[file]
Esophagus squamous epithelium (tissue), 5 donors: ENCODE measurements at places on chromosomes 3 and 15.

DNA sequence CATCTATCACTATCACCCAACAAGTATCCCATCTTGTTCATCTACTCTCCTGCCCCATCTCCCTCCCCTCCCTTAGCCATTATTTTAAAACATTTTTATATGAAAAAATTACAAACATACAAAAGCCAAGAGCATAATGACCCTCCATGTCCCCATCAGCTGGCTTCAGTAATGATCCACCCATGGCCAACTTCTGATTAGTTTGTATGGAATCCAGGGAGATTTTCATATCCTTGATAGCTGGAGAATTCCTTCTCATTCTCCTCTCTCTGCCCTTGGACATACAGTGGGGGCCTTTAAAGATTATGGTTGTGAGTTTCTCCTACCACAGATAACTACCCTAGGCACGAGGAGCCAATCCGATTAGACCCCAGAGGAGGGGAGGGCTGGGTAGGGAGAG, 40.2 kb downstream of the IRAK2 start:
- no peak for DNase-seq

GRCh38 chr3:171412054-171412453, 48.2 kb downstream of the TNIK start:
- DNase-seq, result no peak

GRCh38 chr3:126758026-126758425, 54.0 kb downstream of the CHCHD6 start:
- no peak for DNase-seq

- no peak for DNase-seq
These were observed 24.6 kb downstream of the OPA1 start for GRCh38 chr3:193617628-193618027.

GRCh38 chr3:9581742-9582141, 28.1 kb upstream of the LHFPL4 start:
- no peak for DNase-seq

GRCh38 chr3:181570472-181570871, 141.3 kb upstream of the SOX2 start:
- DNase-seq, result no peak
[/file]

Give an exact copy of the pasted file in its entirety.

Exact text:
Esophagus squamous epithelium (tissue), 5 donors: ENCODE measurements at places on chromosomes 3 and 15.

DNA sequence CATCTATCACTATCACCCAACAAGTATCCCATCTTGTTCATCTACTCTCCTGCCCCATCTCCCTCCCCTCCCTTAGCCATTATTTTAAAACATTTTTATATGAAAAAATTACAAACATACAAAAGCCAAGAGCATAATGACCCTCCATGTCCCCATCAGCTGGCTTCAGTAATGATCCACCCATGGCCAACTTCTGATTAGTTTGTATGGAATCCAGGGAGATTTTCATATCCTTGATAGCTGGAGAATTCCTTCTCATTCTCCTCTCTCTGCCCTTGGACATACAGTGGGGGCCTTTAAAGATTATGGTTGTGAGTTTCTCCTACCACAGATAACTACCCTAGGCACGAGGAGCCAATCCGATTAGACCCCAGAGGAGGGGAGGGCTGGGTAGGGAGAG, 40.2 kb downstream of the IRAK2 start:
- no peak for DNase-seq

GRCh38 chr3:171412054-171412453, 48.2 kb downstream of the TNIK start:
- DNase-seq, result no peak

GRCh38 chr3:126758026-126758425, 54.0 kb downstream of the CHCHD6 start:
- no peak for DNase-seq

- no peak for DNase-seq
These were observed 24.6 kb downstream of the OPA1 start for GRCh38 chr3:193617628-193618027.

GRCh38 chr3:9581742-9582141, 28.1 kb upstream of the LHFPL4 start:
- no peak for DNase-seq

GRCh38 chr3:181570472-181570871, 141.3 kb upstream of the SOX2 start:
- DNase-seq, result no peak